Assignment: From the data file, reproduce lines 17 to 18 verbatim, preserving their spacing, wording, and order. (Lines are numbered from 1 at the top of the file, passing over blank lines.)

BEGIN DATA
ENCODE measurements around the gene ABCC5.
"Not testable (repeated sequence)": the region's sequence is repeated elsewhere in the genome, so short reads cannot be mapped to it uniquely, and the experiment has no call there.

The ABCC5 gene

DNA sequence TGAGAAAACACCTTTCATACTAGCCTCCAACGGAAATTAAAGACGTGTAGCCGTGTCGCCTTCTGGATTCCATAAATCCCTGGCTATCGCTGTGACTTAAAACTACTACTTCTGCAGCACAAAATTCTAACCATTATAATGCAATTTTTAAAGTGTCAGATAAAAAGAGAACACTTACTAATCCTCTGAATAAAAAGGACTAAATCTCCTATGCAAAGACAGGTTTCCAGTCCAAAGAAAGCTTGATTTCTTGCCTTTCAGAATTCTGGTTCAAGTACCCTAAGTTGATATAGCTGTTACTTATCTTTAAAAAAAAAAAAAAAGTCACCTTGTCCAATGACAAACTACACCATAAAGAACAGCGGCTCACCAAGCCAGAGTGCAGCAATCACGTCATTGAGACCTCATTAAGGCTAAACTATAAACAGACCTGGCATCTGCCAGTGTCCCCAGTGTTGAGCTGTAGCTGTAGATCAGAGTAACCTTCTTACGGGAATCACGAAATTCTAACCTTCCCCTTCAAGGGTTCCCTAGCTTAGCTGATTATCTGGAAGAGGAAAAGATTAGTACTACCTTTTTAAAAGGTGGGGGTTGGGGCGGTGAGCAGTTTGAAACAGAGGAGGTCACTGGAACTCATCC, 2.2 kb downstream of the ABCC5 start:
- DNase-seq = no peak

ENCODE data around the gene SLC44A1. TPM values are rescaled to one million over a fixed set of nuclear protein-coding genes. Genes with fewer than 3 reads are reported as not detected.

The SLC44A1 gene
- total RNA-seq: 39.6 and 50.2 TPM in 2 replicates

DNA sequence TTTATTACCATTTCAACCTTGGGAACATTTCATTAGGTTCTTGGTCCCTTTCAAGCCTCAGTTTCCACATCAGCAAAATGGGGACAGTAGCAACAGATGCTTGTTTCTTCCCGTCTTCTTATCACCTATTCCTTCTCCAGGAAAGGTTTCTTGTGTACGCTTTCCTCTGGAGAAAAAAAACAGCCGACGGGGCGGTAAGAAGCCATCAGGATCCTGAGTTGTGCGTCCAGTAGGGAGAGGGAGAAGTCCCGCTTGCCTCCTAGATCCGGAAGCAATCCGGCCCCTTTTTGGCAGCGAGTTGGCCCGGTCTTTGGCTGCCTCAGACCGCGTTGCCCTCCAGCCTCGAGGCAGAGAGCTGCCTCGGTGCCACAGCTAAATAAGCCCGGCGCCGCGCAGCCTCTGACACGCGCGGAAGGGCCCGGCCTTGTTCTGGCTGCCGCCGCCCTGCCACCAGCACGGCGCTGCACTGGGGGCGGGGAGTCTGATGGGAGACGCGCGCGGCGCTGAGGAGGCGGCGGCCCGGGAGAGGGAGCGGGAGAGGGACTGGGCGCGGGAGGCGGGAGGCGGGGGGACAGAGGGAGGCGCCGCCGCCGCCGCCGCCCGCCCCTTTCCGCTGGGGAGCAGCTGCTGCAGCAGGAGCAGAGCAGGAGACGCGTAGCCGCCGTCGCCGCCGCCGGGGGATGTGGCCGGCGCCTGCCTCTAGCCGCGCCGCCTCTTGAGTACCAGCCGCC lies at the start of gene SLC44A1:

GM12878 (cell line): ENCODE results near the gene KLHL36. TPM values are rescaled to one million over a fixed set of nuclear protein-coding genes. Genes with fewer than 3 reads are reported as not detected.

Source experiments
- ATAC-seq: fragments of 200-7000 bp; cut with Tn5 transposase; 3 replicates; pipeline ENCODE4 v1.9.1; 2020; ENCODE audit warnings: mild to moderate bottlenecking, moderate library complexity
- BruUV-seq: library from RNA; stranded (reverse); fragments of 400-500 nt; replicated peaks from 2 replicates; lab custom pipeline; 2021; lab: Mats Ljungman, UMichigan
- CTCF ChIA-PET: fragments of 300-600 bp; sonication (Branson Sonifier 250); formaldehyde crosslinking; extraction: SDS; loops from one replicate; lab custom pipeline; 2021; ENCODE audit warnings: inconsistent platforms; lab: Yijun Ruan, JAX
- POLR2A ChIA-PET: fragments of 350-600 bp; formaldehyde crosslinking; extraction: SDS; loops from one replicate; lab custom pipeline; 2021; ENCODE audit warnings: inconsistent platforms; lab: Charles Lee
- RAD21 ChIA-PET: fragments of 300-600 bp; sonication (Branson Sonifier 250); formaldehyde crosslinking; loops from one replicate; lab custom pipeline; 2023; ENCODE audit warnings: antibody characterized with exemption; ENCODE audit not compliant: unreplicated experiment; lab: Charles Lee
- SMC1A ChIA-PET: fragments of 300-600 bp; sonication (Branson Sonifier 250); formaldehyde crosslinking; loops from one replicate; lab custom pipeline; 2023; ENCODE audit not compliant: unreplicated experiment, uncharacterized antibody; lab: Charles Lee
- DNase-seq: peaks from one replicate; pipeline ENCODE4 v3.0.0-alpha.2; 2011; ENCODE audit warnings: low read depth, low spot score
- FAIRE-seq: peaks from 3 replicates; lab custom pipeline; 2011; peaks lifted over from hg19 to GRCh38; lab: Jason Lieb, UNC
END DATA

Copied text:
- SMC1A ChIA-PET: fragments of 300-600 bp; sonication (Branson Sonifier 250); formaldehyde crosslinking; loops from one replicate; lab custom pipeline; 2023; ENCODE audit not compliant: unreplicated experiment, uncharacterized antibody; lab: Charles Lee
- DNase-seq: peaks from one replicate; pipeline ENCODE4 v3.0.0-alpha.2; 2011; ENCODE audit warnings: low read depth, low spot score